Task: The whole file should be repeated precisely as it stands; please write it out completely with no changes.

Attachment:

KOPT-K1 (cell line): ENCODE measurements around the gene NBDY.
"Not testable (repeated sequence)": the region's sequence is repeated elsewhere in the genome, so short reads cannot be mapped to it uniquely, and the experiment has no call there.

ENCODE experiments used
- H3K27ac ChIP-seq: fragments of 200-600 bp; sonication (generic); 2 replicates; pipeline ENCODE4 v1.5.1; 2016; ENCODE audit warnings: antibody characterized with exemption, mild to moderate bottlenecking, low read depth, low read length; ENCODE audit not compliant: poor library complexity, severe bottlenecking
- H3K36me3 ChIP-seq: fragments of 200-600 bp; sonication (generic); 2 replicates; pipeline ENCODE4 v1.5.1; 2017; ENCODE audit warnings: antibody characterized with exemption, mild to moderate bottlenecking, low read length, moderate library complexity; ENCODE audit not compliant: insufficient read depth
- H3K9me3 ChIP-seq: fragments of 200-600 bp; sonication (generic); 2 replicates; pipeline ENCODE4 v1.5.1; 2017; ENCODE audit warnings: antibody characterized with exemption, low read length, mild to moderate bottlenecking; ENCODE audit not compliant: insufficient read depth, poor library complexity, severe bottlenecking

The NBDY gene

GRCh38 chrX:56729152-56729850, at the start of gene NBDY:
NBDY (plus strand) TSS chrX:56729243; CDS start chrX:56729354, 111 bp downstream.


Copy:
KOPT-K1 (cell line): ENCODE measurements around the gene NBDY.
"Not testable (repeated sequence)": the region's sequence is repeated elsewhere in the genome, so short reads cannot be mapped to it uniquely, and the experiment has no call there.

ENCODE experiments used
- H3K27ac ChIP-seq: fragments of 200-600 bp; sonication (generic); 2 replicates; pipeline ENCODE4 v1.5.1; 2016; ENCODE audit warnings: antibody characterized with exemption, mild to moderate bottlenecking, low read depth, low read length; ENCODE audit not compliant: poor library complexity, severe bottlenecking
- H3K36me3 ChIP-seq: fragments of 200-600 bp; sonication (generic); 2 replicates; pipeline ENCODE4 v1.5.1; 2017; ENCODE audit warnings: antibody characterized with exemption, mild to moderate bottlenecking, low read length, moderate library complexity; ENCODE audit not compliant: insufficient read depth
- H3K9me3 ChIP-seq: fragments of 200-600 bp; sonication (generic); 2 replicates; pipeline ENCODE4 v1.5.1; 2017; ENCODE audit warnings: antibody characterized with exemption, low read length, mild to moderate bottlenecking; ENCODE audit not compliant: insufficient read depth, poor library complexity, severe bottlenecking

The NBDY gene

GRCh38 chrX:56729152-56729850, at the start of gene NBDY:
NBDY (plus strand) TSS chrX:56729243; CDS start chrX:56729354, 111 bp downstream.